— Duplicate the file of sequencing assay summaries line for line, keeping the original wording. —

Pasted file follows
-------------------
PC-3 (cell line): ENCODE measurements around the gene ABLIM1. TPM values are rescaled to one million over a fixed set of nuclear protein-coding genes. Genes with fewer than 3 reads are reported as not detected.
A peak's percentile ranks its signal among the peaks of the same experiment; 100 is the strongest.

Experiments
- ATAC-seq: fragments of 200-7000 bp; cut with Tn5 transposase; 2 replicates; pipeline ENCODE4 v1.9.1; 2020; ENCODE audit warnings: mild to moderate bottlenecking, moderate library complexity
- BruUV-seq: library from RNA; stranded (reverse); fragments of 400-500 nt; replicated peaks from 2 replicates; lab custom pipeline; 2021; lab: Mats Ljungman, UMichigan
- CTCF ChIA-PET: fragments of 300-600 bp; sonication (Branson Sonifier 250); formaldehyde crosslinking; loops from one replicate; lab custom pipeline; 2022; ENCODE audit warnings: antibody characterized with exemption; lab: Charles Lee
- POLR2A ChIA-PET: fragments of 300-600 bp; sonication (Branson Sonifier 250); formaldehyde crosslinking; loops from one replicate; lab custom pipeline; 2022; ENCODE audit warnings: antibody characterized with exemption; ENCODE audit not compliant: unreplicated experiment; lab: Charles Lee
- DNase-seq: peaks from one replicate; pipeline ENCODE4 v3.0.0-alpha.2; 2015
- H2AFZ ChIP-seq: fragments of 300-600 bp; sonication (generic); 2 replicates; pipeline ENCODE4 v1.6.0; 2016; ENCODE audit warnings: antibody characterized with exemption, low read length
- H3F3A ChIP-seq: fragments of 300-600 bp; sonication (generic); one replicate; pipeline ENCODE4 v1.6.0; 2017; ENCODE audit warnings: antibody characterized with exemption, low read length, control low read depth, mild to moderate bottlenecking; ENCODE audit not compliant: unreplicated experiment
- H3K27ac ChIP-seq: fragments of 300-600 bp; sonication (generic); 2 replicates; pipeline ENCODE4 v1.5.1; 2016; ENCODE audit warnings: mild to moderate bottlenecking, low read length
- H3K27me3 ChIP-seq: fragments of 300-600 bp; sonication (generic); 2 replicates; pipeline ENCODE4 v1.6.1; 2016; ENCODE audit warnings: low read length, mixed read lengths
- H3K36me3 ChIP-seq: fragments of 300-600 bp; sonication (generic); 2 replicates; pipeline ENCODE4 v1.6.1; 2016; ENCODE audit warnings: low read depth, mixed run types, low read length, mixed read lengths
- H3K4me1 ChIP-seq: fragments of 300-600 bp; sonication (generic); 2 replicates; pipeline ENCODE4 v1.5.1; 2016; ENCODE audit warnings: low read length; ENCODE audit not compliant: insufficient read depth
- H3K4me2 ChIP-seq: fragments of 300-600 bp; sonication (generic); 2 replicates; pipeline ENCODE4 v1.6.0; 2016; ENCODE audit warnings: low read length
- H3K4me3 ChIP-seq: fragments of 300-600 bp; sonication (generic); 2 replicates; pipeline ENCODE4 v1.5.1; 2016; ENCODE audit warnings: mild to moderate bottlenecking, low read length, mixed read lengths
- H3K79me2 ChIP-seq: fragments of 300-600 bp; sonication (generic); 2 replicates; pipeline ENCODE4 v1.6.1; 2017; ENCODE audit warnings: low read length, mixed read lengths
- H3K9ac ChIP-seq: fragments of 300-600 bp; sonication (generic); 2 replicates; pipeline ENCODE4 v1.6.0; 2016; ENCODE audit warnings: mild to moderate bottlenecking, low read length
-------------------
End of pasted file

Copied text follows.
PC-3 (cell line): ENCODE measurements around the gene ABLIM1. TPM values are rescaled to one million over a fixed set of nuclear protein-coding genes. Genes with fewer than 3 reads are reported as not detected.
A peak's percentile ranks its signal among the peaks of the same experiment; 100 is the strongest.

Experiments
- ATAC-seq: fragments of 200-7000 bp; cut with Tn5 transposase; 2 replicates; pipeline ENCODE4 v1.9.1; 2020; ENCODE audit warnings: mild to moderate bottlenecking, moderate library complexity
- BruUV-seq: library from RNA; stranded (reverse); fragments of 400-500 nt; replicated peaks from 2 replicates; lab custom pipeline; 2021; lab: Mats Ljungman, UMichigan
- CTCF ChIA-PET: fragments of 300-600 bp; sonication (Branson Sonifier 250); formaldehyde crosslinking; loops from one replicate; lab custom pipeline; 2022; ENCODE audit warnings: antibody characterized with exemption; lab: Charles Lee
- POLR2A ChIA-PET: fragments of 300-600 bp; sonication (Branson Sonifier 250); formaldehyde crosslinking; loops from one replicate; lab custom pipeline; 2022; ENCODE audit warnings: antibody characterized with exemption; ENCODE audit not compliant: unreplicated experiment; lab: Charles Lee
- DNase-seq: peaks from one replicate; pipeline ENCODE4 v3.0.0-alpha.2; 2015
- H2AFZ ChIP-seq: fragments of 300-600 bp; sonication (generic); 2 replicates; pipeline ENCODE4 v1.6.0; 2016; ENCODE audit warnings: antibody characterized with exemption, low read length
- H3F3A ChIP-seq: fragments of 300-600 bp; sonication (generic); one replicate; pipeline ENCODE4 v1.6.0; 2017; ENCODE audit warnings: antibody characterized with exemption, low read length, control low read depth, mild to moderate bottlenecking; ENCODE audit not compliant: unreplicated experiment
- H3K27ac ChIP-seq: fragments of 300-600 bp; sonication (generic); 2 replicates; pipeline ENCODE4 v1.5.1; 2016; ENCODE audit warnings: mild to moderate bottlenecking, low read length
- H3K27me3 ChIP-seq: fragments of 300-600 bp; sonication (generic); 2 replicates; pipeline ENCODE4 v1.6.1; 2016; ENCODE audit warnings: low read length, mixed read lengths
- H3K36me3 ChIP-seq: fragments of 300-600 bp; sonication (generic); 2 replicates; pipeline ENCODE4 v1.6.1; 2016; ENCODE audit warnings: low read depth, mixed run types, low read length, mixed read lengths
- H3K4me1 ChIP-seq: fragments of 300-600 bp; sonication (generic); 2 replicates; pipeline ENCODE4 v1.5.1; 2016; ENCODE audit warnings: low read length; ENCODE audit not compliant: insufficient read depth
- H3K4me2 ChIP-seq: fragments of 300-600 bp; sonication (generic); 2 replicates; pipeline ENCODE4 v1.6.0; 2016; ENCODE audit warnings: low read length
- H3K4me3 ChIP-seq: fragments of 300-600 bp; sonication (generic); 2 replicates; pipeline ENCODE4 v1.5.1; 2016; ENCODE audit warnings: mild to moderate bottlenecking, low read length, mixed read lengths
- H3K79me2 ChIP-seq: fragments of 300-600 bp; sonication (generic); 2 replicates; pipeline ENCODE4 v1.6.1; 2017; ENCODE audit warnings: low read length, mixed read lengths
- H3K9ac ChIP-seq: fragments of 300-600 bp; sonication (generic); 2 replicates; pipeline ENCODE4 v1.6.0; 2016; ENCODE audit warnings: mild to moderate bottlenecking, low read length